--This guy's blog is a great wonky, modern, non-doctrinaire take on paleo eating. I liked the old title, "Paleo Nu," better than "Archevore," though. It sounds more like a dinosaur now.

-- Mike Watt and the Missingmen tore it up last weekend at the North Star Bar in Philly. If I get time this weekend, I will blather on more about that one. Inspiring stuff. Coltrane!

Thursday, April 7, 2011

When ideology must bend to common sense

I give Paul Ryan credit; at least he has a plan.

On the other hand, it appears that his plan is, shall we say, a tad ideologically skewed.

You can't turn on the news without hearing it over and over again: we have a massive debt/fiscal crisis, and the "third rails" of politics -- defense spending and entitlements like Social Security and Medicare -- are going to have to be part of any fiscal-responsibility/deficit-reduction plan.

Congressman Ryan's budgetary proposals are a serious attempt to address the problem. The difficulty is that his cuts don't do anything to trim military spending or Social Security and are so draconian in terms of Medicare and Medicaid that the blowback is going to be extreme. They also don't do much about revenue, instead proposing further tax cuts that won't likely help fix the deficit in the long run.

So who else has a proposal to fix the crisis?

Remember the ill-fated Deficit Commission? That panel, led by former senators Erskine Bowles and Alan Simpson came out with a plan a few months back that looks, on the whole, to be more ideologically centrist (and realistic) than Ryan's plainly right-tilted approach.

The Simpson/Bowles proposals involve cuts to all of the aforementioned "third rails" but, in addition to going after all of those areas, where the Simpson/Bowles cuts target Medicare and Medicaid they do so in ways that appear more flexible than the Ryan slashing and burning. Moreover, Simpson/Bowles considers some small/temporary tax increases and a broader reformation/simplification of the tax code that is long overdue.

Ezra Klein did a great piece in his Washington Post/Bloomberg blog urging a (positive) re-look at Simpson/Bowles as a kinder/gentler/fairer/less-ideological alternative to Ryan's plan. I am on board with that, and I think Simpson/Bowles underscores that, while big cuts are absolutely necessary, we can't just cut our way out of this mess.

Indeed, it's in the "small tax increase" area where, I suspect, George Voinovich likely got it right a few months ago, or at least his idea looks pretty damn good in the rearview mirror. You may recall that on his way out the door, generally moderate Republican U.S. Senator George Voinovich bucked both his party and the other one, and, when it came time to debate whether we should be extending the Bush tax cuts for everyone (the Repub proposal) or for everyone except those individuals making more than $200k annually (the Dem plan), Voinovich told us all to grow up and let the income-tax cuts expire for everyone.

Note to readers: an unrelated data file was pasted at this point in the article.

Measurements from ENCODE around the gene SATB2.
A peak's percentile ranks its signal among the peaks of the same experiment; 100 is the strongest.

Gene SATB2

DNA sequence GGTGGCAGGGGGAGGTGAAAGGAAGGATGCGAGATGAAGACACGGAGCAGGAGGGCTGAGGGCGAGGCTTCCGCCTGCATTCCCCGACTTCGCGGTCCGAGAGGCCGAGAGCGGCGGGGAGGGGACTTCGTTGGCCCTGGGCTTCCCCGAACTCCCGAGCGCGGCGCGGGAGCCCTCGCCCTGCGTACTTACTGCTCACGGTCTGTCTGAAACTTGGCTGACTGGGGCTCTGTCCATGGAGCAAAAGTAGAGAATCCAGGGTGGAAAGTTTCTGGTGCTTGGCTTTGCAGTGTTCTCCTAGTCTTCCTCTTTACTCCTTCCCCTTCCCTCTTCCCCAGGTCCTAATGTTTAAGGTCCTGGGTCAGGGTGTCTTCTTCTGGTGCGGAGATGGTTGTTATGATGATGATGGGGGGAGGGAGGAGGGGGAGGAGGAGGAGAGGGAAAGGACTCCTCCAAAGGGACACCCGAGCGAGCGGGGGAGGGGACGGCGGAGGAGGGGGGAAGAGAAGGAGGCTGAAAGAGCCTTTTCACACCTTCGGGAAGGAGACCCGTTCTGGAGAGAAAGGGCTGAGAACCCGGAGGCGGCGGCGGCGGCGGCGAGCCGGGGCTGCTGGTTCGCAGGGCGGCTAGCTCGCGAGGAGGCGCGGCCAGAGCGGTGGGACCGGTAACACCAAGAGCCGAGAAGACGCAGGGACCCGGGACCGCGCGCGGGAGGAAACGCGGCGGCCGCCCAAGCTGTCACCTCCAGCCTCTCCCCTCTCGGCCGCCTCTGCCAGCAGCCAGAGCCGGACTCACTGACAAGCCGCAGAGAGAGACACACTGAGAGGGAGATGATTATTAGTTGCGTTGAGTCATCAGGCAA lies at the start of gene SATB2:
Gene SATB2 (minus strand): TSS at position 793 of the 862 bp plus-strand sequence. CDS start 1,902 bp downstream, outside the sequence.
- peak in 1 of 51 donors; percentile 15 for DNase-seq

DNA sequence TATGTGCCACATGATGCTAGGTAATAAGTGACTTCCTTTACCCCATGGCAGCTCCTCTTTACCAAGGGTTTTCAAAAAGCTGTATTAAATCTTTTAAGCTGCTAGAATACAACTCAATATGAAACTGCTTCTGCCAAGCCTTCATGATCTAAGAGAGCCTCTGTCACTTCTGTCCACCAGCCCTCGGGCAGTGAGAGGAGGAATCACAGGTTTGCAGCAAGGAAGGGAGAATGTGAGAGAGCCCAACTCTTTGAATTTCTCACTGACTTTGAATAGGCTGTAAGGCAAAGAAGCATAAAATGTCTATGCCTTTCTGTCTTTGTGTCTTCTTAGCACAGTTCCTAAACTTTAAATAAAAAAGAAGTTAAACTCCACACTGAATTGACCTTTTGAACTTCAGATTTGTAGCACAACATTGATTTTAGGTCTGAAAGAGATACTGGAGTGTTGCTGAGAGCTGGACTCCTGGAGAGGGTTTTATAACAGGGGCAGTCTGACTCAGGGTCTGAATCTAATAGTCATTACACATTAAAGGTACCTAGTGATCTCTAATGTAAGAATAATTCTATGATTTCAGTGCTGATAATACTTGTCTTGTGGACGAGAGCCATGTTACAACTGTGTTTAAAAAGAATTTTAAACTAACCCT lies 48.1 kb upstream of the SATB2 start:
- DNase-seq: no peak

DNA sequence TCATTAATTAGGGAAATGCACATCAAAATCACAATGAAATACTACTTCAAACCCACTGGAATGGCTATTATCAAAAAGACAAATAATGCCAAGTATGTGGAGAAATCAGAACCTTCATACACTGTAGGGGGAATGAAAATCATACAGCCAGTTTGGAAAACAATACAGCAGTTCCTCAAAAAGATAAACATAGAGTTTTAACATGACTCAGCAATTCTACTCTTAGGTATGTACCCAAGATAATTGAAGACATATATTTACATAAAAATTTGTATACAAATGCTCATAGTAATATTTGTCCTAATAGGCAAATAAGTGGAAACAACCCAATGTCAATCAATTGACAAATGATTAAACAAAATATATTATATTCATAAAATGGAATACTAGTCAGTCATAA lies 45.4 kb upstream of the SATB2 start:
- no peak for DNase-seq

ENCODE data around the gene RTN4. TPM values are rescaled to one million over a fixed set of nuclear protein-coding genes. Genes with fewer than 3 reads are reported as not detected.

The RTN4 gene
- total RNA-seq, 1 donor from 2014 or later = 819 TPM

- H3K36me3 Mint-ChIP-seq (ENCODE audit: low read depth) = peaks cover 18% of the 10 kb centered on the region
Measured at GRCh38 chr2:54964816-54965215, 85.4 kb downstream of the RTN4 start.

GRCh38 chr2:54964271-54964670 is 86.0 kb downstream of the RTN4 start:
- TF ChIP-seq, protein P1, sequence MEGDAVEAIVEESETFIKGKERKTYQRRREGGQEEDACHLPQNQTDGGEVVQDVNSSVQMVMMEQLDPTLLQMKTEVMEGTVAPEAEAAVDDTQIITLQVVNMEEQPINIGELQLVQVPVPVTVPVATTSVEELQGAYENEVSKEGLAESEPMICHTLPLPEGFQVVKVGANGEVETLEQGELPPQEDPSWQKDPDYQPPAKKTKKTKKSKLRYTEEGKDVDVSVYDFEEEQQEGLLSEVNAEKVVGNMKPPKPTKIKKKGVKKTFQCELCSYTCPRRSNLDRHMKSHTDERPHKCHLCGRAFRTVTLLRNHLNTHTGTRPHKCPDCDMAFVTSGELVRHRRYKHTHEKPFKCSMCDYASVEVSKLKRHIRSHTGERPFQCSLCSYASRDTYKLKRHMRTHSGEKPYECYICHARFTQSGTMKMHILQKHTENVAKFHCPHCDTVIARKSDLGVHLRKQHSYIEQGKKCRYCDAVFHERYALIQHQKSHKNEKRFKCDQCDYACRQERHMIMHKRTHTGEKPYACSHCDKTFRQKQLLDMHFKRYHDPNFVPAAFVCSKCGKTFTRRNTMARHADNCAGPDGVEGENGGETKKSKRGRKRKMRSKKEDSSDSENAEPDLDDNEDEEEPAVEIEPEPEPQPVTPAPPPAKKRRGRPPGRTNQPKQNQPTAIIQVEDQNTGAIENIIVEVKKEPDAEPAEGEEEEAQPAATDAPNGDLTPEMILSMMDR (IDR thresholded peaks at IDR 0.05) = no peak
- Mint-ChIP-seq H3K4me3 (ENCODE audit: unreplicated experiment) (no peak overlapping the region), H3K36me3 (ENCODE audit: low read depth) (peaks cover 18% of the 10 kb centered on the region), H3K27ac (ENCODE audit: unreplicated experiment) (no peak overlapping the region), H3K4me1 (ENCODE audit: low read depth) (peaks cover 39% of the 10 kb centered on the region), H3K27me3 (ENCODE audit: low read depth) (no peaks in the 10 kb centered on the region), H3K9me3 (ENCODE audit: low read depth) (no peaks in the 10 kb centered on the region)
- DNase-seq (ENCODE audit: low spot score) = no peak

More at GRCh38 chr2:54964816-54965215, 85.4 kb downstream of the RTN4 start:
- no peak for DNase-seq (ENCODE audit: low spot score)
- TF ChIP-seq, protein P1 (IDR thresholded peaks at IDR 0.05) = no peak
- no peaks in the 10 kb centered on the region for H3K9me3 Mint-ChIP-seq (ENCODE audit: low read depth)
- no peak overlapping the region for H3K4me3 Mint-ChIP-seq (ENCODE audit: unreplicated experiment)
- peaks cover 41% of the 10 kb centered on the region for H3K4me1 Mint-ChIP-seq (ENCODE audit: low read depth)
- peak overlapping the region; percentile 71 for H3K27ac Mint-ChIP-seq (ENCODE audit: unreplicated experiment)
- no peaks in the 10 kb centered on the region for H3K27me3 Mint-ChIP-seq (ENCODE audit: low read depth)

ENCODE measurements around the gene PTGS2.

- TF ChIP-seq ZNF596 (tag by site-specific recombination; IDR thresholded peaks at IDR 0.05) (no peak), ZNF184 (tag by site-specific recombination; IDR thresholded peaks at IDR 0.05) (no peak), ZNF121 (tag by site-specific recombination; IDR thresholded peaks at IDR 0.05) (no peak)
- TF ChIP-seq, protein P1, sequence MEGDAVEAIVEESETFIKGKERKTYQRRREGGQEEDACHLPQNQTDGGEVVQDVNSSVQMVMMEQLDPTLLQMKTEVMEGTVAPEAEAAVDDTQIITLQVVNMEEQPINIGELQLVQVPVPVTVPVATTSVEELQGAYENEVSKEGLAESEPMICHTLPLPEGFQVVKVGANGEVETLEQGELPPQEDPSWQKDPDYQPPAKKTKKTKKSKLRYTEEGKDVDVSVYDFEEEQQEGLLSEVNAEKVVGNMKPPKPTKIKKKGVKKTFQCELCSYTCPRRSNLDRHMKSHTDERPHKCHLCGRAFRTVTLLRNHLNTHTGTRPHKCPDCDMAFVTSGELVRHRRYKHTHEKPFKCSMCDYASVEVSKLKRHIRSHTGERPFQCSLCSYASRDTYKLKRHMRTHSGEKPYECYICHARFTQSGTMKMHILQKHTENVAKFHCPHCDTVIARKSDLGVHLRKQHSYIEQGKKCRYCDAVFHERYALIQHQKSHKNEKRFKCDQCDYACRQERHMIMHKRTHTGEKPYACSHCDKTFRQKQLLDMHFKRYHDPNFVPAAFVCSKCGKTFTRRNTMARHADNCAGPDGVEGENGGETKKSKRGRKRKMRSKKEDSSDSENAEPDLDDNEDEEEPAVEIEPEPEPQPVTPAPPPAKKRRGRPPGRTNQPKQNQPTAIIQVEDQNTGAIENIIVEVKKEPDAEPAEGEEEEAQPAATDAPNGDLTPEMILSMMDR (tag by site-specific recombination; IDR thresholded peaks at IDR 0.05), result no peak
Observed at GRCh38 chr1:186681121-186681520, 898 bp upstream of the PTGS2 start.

I am not a fan of tax increases. In fact, my generally libertarian-ish thoughts make me a fan of tax cuts as a growth-stimulator, but, as I have said before, the Bush income-tax cuts in the middle of a war were unprecedented and reckless from a deficit-explosion standpoint. Just a few months ago when Congress was debating about the two tax-cut-extension plans (continue 'em for everyone vs. soak the "rich" and continue everyone else's), I said that, despite my position against the cuts when they happened, I couldn't see reining them in in the middle of an economic downturn. Now I am beginning to think that Senator Voinovich was right, or at least that, a few months down the line, with the economy doing a little better, it's time to think about a small increase in everyone's taxes as a revenue-generator that is part of a larger deficit-reduction plan like Simpson/Bowles. (However, let's digress just for a moment to be really clear: I still think the estate tax is stupid and I still don't understand the "soak the rich" proposal of just increasing income taxes on a small percentage of people to be anything more than stupid class warfare and yawningly predictable/ineffective "don't raise my taxes, but it's OK to raise his taxes" nonsense).

We need to have the grown-ups in charge right now. Ryan's plan is undoubtedly grown-up, but it is tilted all in one direction, fixing the deficit nearly entirely on the backs of Medicare and Medicaid recipients. Those folks are undoubtedly going to have to share the pain -- see Simpson/Bowles for that -- but a plan needs to look at all the "third rails" of politics, and that necessarily will include military and Social Security cuts as well as likely short-term minor tax increases.

Or at least all of those ideas have to be on the table.

So, congrats to you, Congressman Ryan. I don't love your plan, but maybe it'll steer us into a serious conversation that should have started with Simpson/Bowles. And maybe we can get back to something more like that sensible, centrist proposal.

UPDATE: Check out this link from the New York Times if you want to play deficit-reducer at home. It's very cool, and proof-poitive that this goal can be achieved by spreading the pain around in a way that doesn't engage in class warfare up or down.